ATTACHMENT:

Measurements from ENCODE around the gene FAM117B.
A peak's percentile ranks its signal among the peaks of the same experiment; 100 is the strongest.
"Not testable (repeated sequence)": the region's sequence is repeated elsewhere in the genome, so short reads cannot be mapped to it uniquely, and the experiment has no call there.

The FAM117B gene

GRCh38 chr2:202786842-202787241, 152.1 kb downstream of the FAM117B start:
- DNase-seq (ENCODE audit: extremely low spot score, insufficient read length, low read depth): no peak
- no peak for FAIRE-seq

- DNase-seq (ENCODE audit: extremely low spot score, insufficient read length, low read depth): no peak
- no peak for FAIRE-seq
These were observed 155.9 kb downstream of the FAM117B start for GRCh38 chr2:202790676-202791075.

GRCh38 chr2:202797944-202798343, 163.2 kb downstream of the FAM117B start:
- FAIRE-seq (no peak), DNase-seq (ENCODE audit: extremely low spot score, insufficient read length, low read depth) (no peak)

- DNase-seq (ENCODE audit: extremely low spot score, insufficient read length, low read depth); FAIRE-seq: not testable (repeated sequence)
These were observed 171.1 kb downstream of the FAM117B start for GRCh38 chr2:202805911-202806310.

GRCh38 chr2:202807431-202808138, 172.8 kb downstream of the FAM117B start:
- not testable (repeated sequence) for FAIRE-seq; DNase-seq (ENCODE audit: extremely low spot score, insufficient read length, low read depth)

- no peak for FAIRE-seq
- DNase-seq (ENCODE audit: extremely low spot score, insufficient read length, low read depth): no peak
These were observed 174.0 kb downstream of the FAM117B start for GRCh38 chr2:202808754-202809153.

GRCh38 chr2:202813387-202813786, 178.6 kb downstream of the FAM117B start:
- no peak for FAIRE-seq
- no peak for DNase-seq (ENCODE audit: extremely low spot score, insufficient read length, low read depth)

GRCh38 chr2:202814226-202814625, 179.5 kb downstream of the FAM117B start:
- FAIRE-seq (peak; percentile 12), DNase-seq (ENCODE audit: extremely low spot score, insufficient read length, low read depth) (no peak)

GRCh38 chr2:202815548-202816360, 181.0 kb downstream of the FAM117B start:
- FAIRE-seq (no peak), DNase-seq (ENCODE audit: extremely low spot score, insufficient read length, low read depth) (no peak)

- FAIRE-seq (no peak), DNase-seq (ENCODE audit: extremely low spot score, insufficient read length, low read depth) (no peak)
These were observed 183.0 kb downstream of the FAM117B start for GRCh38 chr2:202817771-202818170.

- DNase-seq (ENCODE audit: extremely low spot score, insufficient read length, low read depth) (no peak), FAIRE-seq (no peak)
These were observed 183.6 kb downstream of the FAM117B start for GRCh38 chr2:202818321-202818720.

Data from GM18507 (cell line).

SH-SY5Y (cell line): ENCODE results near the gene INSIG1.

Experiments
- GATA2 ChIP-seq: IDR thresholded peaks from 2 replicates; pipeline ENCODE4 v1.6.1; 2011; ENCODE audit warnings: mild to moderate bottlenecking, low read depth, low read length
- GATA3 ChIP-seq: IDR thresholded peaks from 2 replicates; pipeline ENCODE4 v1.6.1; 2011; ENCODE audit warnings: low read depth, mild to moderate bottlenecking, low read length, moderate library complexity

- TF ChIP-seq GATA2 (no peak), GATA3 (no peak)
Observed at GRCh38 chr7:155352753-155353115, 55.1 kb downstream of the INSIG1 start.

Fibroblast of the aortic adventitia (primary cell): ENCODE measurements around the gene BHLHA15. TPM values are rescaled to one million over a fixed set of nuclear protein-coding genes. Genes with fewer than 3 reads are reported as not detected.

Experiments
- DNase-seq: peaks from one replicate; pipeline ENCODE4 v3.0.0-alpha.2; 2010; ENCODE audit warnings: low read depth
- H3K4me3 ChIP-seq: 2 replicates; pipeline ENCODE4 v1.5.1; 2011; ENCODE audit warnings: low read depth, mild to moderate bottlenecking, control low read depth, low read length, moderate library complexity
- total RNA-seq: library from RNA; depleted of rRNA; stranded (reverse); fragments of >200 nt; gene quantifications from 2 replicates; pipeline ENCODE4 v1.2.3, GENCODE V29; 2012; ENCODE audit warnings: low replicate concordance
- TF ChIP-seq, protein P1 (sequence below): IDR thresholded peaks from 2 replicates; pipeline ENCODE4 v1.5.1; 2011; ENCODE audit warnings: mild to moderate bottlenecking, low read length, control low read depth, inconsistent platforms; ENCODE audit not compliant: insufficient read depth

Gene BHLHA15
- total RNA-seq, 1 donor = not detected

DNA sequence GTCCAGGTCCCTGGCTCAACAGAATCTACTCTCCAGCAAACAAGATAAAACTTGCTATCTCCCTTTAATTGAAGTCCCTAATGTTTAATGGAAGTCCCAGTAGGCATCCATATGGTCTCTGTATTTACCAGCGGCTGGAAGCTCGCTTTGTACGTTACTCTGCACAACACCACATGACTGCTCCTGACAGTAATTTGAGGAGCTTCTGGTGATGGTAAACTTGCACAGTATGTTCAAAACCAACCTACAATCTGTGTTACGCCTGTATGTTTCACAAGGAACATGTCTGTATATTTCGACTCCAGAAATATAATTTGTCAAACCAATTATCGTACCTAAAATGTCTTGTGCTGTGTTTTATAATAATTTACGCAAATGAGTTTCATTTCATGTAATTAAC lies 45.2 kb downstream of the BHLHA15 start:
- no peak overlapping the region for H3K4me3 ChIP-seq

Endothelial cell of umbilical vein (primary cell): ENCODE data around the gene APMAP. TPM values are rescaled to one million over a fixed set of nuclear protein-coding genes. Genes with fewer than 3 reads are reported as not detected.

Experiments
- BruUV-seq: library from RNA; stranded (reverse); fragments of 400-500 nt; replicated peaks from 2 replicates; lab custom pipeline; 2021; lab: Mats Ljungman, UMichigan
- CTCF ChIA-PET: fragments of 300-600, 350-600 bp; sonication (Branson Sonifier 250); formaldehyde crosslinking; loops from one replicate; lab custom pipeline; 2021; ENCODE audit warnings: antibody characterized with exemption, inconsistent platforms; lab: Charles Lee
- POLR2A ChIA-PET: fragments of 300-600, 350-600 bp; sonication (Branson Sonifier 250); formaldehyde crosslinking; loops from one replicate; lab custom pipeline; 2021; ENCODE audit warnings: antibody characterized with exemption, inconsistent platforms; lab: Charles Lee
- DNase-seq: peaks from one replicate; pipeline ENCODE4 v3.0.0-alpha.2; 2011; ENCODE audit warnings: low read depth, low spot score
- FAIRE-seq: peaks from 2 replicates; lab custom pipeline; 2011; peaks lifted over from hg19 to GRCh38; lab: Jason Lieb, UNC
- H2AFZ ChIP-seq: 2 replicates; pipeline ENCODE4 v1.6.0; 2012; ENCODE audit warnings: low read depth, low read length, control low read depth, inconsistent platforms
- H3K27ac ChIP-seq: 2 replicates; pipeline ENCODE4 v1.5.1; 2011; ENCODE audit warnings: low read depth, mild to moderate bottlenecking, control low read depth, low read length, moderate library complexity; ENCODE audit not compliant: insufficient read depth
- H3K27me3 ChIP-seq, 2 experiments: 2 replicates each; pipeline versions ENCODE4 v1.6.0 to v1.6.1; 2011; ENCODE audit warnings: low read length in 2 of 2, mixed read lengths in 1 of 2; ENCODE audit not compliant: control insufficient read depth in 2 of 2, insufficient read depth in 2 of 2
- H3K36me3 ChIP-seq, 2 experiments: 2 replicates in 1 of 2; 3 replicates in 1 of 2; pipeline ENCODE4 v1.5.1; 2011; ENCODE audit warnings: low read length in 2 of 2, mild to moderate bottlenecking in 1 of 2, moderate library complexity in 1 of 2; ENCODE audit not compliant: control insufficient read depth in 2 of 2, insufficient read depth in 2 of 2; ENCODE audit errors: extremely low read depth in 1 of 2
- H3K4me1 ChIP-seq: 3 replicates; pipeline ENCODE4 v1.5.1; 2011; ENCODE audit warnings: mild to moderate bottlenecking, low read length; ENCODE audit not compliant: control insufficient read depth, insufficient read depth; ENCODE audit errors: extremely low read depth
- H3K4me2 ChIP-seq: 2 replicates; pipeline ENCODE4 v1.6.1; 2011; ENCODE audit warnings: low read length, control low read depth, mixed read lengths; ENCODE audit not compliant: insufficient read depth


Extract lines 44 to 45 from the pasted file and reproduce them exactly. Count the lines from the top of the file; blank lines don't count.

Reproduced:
Gene BHLHA15
- total RNA-seq, 1 donor = not detected